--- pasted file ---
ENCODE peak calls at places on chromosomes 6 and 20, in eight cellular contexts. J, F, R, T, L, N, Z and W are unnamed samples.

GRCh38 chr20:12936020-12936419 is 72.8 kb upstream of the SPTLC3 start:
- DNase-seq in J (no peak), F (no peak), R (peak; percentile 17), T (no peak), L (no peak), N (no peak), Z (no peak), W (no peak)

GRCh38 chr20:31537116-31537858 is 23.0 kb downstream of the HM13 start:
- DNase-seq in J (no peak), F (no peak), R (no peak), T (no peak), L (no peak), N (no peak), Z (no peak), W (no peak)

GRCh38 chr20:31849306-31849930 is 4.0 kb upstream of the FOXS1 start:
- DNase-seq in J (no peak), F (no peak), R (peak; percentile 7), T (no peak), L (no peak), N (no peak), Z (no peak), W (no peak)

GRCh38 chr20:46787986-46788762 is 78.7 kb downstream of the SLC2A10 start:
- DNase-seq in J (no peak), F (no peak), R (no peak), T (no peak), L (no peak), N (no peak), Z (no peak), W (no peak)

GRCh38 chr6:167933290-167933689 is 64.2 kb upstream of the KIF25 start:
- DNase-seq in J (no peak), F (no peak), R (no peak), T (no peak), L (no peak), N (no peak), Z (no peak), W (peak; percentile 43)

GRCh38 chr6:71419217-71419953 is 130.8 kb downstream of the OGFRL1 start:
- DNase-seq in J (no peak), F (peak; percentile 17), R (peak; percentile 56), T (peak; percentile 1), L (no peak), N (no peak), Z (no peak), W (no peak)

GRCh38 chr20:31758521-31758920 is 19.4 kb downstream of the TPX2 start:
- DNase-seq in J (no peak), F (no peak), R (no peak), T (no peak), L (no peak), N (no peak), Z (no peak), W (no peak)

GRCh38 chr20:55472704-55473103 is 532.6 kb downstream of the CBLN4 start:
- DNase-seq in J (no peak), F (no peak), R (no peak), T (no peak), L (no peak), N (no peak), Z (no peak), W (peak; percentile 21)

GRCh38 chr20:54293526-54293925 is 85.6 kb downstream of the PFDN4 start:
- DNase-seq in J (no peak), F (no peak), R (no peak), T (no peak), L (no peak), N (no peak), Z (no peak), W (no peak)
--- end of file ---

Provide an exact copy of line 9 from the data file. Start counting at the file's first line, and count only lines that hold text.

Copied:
- DNase-seq in J (no peak), F (no peak), R (no peak), T (no peak), L (no peak), N (no peak), Z (no peak), W (no peak)